One of the game’s finest moments is discovering environmental puzzles. Most of these puzzles make use of negative space in the environment, presenting moments of epiphany when noticed. It suddenly occurs that you have passed so many of these without knowing it. At this point, the game really opens as you hastily scurry between locations trying to uncover each pattern in the environment. The hunt possesses you with feverish tenacity. You simply have to uncover the next secret at all costs. Before long, you’ll be tracing lines on your ceiling and seeing patterns in the branches of trees. The layout of the world, and the arrangement of the puzzles within it are nothing short of breath-taking. I found myself shaking my head in disbelief at the complexity of the design numerous times. The fact that The Witness can absorb and consume you so readily is evidence of the strength of its design.
When exploring, you’ll come across strange audio logs. At first, they appear to discuss irrelevant topics, but as you listen to more, you begin to piece together broken fragments of the mystery. Although, that’s all you ever get: fragments, owing to the distinct lack of traditional narrative. There appear to be two major themes: science and religion. What bearing these have on the meaning of the game (if any) is entirely up to the player. Blow is displaying the utmost respect for game design in the presentation of the narrative. The narrative is invariably tied to the gameplay with major themes being presented through gameplay. Gameplay and narrative are usually viewed as separate elements of a game. Blow marries them, taking full advantage of the uniqueness of games as an artform. The narrative presentation is not merely a mimicry of cinema like so many other games. What is achieved in The Witness could only be done in a game.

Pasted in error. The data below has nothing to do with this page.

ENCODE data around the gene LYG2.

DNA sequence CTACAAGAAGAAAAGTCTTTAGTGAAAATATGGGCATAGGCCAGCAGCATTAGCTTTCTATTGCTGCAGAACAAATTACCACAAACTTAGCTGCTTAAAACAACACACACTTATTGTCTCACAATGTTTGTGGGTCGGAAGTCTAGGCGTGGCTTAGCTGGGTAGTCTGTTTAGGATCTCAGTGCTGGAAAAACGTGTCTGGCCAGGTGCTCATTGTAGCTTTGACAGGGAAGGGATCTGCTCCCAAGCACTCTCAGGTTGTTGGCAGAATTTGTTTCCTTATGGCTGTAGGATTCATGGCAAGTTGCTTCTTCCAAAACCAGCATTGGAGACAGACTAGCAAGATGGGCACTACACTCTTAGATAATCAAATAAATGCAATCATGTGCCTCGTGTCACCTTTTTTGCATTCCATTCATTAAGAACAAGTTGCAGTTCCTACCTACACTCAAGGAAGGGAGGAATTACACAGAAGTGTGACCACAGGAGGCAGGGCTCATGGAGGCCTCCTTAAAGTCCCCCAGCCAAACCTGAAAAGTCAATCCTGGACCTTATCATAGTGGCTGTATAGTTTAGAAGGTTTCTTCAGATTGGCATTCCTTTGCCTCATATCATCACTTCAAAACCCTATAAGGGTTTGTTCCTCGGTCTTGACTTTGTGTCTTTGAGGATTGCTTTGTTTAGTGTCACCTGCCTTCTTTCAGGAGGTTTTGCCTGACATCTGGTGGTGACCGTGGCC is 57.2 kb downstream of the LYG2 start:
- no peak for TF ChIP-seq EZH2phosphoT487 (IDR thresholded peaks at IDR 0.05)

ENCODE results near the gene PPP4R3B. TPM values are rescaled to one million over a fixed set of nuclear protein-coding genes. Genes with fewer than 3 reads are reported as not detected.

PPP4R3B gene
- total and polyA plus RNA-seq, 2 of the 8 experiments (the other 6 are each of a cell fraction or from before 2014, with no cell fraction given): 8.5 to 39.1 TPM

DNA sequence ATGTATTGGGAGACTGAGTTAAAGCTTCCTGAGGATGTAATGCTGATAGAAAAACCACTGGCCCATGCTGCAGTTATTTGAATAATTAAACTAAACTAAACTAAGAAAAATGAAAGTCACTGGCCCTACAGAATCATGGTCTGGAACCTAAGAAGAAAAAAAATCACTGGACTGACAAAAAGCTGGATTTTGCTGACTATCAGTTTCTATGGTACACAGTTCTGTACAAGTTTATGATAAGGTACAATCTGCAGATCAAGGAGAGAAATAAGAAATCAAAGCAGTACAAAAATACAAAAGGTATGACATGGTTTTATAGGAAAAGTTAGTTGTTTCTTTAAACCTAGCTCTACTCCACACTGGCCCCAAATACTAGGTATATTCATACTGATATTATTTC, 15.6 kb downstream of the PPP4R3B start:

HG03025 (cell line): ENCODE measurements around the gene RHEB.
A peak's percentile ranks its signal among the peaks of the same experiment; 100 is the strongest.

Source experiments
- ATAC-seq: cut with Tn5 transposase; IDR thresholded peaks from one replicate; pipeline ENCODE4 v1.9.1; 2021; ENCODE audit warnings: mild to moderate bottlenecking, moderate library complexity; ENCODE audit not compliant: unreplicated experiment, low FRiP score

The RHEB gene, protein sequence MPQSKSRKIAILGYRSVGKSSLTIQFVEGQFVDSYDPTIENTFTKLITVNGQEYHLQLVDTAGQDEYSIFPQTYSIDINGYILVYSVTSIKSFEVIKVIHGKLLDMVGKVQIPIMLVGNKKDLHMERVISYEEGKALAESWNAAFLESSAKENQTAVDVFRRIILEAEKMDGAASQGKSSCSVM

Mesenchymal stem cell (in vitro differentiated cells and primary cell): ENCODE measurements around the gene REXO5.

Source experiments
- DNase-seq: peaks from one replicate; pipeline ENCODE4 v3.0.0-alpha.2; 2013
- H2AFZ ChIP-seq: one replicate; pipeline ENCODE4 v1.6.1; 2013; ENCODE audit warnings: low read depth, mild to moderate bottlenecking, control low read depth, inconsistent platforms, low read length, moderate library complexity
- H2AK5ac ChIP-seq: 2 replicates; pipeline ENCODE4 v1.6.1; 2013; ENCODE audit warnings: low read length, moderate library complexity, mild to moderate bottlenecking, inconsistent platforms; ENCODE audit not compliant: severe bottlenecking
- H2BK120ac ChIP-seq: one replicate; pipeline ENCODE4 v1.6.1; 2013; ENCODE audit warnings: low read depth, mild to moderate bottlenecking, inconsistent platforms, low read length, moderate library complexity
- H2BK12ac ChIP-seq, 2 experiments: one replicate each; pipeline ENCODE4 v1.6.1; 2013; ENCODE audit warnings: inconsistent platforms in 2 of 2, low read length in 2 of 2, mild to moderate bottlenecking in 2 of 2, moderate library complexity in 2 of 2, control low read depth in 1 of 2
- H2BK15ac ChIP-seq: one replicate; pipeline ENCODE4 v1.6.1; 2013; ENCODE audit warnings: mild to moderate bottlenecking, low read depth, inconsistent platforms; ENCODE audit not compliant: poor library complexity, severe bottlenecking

All narrative aspects are optional. And what is there is not explicit. Like other classics such as Dark Souls or Shadow of the Colossus, you are given ample space to come to your own conclusions. Additionally, strange statues are scattered across the island. Align the statues with certain shadows and you often get eerie and intriguing results. Again, it is up to the player to attach any meaning to these scenes, discovering and pondering them is its own reward.
These statues and the dominating silence of the island provide a surprising amount of atmosphere. You truly feel remote, and in some of the more unnerving moments, like you are being watched. It’s in that silence that you begin to ask questions. The answers to those questions are found in another kind of silence: the silence when you are trying to sleep. Such is the grip that The Witness had on me, it is an experience that extends well beyond the confines of the screen.
The Witness is undoubtedly a masterpiece. Blow takes a simple idea, transforms it into an intriguing game mechanic and runs with it. Those seven years of development paid off, taking the necessary time to masterfully design and polish the vision. The Witness manages to show that games are indeed art. By layering additional complexity through game mechanics and coupling this with a curious world and narrative, Jonathan Blow elevates the puzzle genre. The Witness has left an enduring mark on me. I will be puzzling over its mysteries for many months, even years to come, at least until Jonathan Blow’s next daring vision.
- Rewarding and challenging puzzles
- Excellent world design
- Beautiful graphics and artwork
- Intriguing narrative
- Some puzzles are not logically consistent